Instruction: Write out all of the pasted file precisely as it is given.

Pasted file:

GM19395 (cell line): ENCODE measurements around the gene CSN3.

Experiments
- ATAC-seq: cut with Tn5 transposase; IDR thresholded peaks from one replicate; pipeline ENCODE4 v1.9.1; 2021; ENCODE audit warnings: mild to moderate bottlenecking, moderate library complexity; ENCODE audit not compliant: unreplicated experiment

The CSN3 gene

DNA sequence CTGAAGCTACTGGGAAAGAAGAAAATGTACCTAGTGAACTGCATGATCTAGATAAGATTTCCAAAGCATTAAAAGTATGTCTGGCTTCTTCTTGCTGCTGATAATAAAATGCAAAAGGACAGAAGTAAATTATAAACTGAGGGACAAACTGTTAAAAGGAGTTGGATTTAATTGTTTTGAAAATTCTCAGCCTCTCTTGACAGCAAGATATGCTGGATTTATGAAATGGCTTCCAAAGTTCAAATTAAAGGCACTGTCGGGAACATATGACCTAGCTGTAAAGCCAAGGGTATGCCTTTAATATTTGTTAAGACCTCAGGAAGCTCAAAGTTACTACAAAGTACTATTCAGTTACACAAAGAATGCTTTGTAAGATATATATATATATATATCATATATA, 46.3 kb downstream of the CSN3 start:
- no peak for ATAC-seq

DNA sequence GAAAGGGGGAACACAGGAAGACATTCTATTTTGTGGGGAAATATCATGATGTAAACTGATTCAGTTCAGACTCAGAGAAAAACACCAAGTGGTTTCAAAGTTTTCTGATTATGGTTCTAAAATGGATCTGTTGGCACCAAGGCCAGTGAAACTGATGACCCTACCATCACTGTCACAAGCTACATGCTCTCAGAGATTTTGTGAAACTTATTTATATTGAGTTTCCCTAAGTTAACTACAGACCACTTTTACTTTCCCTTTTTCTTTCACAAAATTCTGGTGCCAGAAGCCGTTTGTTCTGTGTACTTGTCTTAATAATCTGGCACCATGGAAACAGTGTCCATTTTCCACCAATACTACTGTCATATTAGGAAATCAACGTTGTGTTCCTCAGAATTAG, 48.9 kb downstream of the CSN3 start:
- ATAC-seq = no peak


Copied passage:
GM19395 (cell line): ENCODE measurements around the gene CSN3.

Experiments
- ATAC-seq: cut with Tn5 transposase; IDR thresholded peaks from one replicate; pipeline ENCODE4 v1.9.1; 2021; ENCODE audit warnings: mild to moderate bottlenecking, moderate library complexity; ENCODE audit not compliant: unreplicated experiment

The CSN3 gene

DNA sequence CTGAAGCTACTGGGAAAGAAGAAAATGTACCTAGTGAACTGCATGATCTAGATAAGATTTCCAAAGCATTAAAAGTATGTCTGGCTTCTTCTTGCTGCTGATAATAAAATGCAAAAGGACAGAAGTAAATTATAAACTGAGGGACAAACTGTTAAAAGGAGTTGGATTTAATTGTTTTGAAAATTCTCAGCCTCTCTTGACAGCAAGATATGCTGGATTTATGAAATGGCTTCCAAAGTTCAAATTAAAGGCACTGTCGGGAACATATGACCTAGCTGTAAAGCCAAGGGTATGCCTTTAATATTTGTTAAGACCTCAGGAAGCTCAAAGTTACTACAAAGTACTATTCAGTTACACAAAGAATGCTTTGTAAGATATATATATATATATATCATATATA, 46.3 kb downstream of the CSN3 start:
- no peak for ATAC-seq

DNA sequence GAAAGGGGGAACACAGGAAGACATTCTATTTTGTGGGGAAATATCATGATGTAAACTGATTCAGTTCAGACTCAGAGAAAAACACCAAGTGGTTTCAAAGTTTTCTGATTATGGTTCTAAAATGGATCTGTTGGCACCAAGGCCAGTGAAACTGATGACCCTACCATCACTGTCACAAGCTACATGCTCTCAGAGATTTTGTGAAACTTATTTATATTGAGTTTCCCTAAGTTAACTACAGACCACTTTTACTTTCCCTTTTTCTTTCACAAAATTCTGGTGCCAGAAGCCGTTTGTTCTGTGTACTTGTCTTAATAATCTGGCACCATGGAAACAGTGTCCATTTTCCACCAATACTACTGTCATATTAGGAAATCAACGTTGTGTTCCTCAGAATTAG, 48.9 kb downstream of the CSN3 start:
- ATAC-seq = no peak